Republicans in Congress say they are tired of waiting for President Obama to approve the Keystone XL oil pipeline project, so they are trying to bypass the President.  On Wednesday, the House passed a bill known as the "Northern Route Approval Act," which would approve the pipeline without the required Presidential permit.  Keystone XL is designed to carry oil from Canada's tar sands to refineries in Houston and Port Arthur.  The project has been under intense scrutiny and environmental review since it was first proposed in 2008, as opponents claim it will harm the environment and cause global warming. 

Texas lawmakers have been especially vocal in their support of speeding up the pipeline's approval.  "Unfortunately the approval process has been marred by indecision and unnecessary, I believe, delays," says Congressman Pete Sessions (R-TX).  He and other Keystone XL supporters accuse President Obama of deliberately dragging his feet in signing off on the project, even after it has undergone some 15,000 pages of environmental reviews.  "Only in America would this be controversial," says Congressman Joe Barton (R-TX).  "It's a win for the Canadians, it's a win for the consumers in America, and it's a win for the workers of America."  Congressman Kevin Brady (R-TX) of the Woodlands agrees, saying the President has had "more than enough time" to approve the project.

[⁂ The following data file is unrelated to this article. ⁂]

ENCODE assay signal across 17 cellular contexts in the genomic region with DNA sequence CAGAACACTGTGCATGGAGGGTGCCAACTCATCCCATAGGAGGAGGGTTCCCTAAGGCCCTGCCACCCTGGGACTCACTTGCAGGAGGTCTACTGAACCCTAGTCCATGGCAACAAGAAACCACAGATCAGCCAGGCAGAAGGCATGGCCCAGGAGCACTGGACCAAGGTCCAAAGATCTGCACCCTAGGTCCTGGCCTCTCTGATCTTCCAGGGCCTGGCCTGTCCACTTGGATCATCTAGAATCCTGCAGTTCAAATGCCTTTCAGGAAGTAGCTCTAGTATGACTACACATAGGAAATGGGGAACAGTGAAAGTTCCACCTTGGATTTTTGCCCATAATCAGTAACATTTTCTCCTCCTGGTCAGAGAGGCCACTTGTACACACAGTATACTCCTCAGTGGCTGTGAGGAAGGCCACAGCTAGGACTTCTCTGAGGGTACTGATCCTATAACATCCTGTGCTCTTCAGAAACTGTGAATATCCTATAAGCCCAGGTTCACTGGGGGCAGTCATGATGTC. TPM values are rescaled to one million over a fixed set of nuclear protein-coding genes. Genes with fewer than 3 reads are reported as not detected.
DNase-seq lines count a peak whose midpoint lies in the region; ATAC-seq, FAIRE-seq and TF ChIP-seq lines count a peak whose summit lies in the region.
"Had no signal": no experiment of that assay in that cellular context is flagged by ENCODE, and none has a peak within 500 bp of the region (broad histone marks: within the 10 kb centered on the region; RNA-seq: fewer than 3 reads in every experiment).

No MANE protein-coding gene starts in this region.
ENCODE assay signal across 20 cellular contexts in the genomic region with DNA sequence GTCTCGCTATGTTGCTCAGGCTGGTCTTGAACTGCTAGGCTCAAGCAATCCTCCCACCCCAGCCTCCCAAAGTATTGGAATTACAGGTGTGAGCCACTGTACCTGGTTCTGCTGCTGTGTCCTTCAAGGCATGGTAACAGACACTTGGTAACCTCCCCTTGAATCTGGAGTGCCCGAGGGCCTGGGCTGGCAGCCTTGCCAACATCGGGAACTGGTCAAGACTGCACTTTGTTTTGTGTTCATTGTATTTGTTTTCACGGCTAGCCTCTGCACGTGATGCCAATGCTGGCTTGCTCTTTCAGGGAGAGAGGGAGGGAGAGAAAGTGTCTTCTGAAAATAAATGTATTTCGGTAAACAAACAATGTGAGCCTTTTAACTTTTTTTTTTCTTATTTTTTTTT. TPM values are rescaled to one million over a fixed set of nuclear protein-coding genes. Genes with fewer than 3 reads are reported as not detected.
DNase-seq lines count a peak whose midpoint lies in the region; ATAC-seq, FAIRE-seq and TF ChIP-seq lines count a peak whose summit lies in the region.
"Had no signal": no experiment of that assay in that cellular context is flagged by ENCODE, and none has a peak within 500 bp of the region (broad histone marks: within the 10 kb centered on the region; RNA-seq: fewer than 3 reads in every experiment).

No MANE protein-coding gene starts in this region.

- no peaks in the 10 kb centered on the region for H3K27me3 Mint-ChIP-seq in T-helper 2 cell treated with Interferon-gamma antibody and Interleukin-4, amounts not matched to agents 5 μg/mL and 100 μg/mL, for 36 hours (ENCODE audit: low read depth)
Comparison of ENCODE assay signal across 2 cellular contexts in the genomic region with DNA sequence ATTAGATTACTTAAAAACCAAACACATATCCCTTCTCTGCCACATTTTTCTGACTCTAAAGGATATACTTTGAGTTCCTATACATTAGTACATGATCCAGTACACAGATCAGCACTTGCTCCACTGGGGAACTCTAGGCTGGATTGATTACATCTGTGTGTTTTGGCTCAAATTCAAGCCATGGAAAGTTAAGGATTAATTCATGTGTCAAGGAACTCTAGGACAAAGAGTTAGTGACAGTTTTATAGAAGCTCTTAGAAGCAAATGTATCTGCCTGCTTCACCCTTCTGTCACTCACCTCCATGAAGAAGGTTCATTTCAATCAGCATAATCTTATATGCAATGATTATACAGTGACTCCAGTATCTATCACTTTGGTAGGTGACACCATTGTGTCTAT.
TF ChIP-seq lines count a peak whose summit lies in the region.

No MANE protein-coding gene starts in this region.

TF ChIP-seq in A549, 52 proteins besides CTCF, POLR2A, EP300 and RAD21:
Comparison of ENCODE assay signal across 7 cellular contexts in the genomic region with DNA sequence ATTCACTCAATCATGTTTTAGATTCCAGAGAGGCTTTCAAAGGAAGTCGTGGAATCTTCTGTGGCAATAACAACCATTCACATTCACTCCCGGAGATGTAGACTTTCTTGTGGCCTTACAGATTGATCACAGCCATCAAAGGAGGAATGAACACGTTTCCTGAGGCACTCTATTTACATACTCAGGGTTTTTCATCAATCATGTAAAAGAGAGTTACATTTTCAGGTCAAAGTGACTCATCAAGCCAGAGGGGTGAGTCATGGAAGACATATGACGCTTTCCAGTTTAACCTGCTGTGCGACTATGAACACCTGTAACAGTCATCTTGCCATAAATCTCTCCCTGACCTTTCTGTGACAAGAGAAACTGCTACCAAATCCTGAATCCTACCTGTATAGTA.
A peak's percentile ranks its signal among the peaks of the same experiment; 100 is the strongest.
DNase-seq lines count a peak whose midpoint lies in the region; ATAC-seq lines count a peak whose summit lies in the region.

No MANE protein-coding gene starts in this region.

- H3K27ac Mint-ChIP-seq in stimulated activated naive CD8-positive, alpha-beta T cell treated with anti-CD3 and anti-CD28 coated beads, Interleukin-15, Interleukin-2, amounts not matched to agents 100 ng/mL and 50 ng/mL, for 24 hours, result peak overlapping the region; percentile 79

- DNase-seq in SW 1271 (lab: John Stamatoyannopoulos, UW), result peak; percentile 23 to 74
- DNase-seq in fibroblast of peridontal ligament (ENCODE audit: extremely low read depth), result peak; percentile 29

Currently, Keystone XL needs approval from the State Department in addition to the Presidential permit, since the project crosses an international border.  Earlier this year, the State Department released a preliminary report saying the pipeline was unlikely to cause significant environmental impact.  A final report from the State Department is expected this summer.  But those like Congressman Pete Olson (R-TX) of Sugar Land don't want to wait any longer.  "America needs 20,000 jobs, America needs 800,000 barrels a day coming from Canada, America needs national security that comes from energy security, America needs the Keystone XL pipeline," he says.  Nevertheless, the bill is unlikely to go anywhere in the Democrat-controlled Senate, and the White House says President Obama opposes the bill.